Gene discovery may hold key to better therapies for OCD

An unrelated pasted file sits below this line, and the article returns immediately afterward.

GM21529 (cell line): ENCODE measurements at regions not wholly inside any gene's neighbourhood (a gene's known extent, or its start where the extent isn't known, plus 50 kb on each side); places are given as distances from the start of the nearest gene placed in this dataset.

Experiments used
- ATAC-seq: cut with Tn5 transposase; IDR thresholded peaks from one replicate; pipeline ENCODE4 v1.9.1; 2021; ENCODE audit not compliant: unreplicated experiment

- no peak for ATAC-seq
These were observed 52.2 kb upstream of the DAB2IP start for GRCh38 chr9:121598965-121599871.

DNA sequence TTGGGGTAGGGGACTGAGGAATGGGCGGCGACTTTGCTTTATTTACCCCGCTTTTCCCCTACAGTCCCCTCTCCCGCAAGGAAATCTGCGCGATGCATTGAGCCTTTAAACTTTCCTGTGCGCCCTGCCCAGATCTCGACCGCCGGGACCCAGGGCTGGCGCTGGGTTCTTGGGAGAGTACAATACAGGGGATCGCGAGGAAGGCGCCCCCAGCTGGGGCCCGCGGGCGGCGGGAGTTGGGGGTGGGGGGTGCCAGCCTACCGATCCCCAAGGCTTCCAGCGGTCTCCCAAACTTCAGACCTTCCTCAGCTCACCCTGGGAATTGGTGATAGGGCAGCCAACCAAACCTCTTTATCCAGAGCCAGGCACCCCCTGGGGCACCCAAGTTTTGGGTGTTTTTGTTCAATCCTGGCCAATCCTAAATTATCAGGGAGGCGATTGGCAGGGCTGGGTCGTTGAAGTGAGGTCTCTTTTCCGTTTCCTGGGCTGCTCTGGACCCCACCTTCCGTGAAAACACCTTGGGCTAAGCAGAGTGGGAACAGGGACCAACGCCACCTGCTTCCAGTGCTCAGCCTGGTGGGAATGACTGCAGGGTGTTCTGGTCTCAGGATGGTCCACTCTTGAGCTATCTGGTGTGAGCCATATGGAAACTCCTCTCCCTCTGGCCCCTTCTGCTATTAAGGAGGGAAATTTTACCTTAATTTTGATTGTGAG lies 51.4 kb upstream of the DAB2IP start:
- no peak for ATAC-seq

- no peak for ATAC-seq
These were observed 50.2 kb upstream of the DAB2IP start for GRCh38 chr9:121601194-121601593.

Researchers at Columbia University Vagelos College of Physicians and Surgeons and other institutions linked OCD to distinct genetic mutations in the first ever analysis of this kind. This research, published online in Nature Neuroscience on June 28, confirms that it is possible to target specific genes to create new OCD treatments. It also points out novel avenues of study for this often debilitating condition. OCD affects between 1% and 2% of the world's population. Genetics are well-known to play a significant role in who gets the disease. The identities of many OCD genes are not known. David Goldstein, PhD is the director of the Institute for Genomic Medicine at Columbia, and the senior author of the paper. "Many neurological disorders are influenced by strong acting mutations that can cause disease themselves," he said. These mutations are very rare, but they are important because they can be used as a starting point to develop therapeutics that target the exact underlying causes of disease. OCD has strong-acting mutations, but statistically reliable evidence is difficult to find. The "candidate gene" approach to genetics of OCD has been used in most of the previous research. This allows researchers to focus on genes that could be involved in pathogenesis and then look for genetic signatures of potential risk. Although this approach has been successful, it can be difficult to interpret statistically and miss undiscovered genes. Both funding agencies as well as the pharmaceutical industry are increasingly focusing on genome-wide analyses that can securely implicate genes in disease risk. Advertisement "The solution is to examine all genes in the genome simultaneously and see if any have significant evidence of risk-influencing ability. Goldstein says that OCD had not yet done this at scale. Goldstein's team collaborated with Gerald Nestadt MBBCh, a Johns Hopkins University psychiatrist with access to a group of OCD patients. They used this genome-wide approach that uses high-throughput sequencing in combination with computational biology techniques to identify the relevant genes from any part of the genome. Researchers compared large control groups to compare genes that encode protein in OCD patients with whole exome sequencing. Researchers from Harvard Medical School in Brooklyn, Harvard Medical School in Los Angeles, the David Geffen School of Medicine at Los Angeles, and the University of North Carolina Chapel Hill were part of the multi-institution collaboration. Analysis revealed a strong correlation between OCD, rare mutations, and OCD, especially in SLITRK5, a gene previously linked to OCD in candidate genome studies. Goldstein believes that new data on SLITRK5 could encourage translational researchers and pharmaceutical companies to develop drugs targeting this gene. This study also revealed a pattern of variation in genes. Goldstein states that genes that are resistant to variation in the human population are those most likely to cause diseases. "We see an overall increase in harmful mutations in OCD genes when compared to controls." This is a sign that OCD genes are more prevalent than we think and it's important to know where they can be found. OCD patients and their doctors need new treatment options. OCD is a disorder that causes recurring thoughts and behavior patterns that are difficult to control. H. Blair Simpson MD, PhD, is a professor of psychiatry at Columbia University Vagelos College of Physicians and Surgeons and the director of the Center for OCD & Related Disorders, New York State Psychiatric Institute. He was not involved in the new study. Simpson states that there are two options available for treating OCD. They are serotonin-reuptake inhibitor drugs and cognitive behavioral therapy. However, they only work on half of patients. These genetic findings are exciting. They suggest that precision medicine could include OCD. This will ultimately transform how we diagnose and treat OCD.


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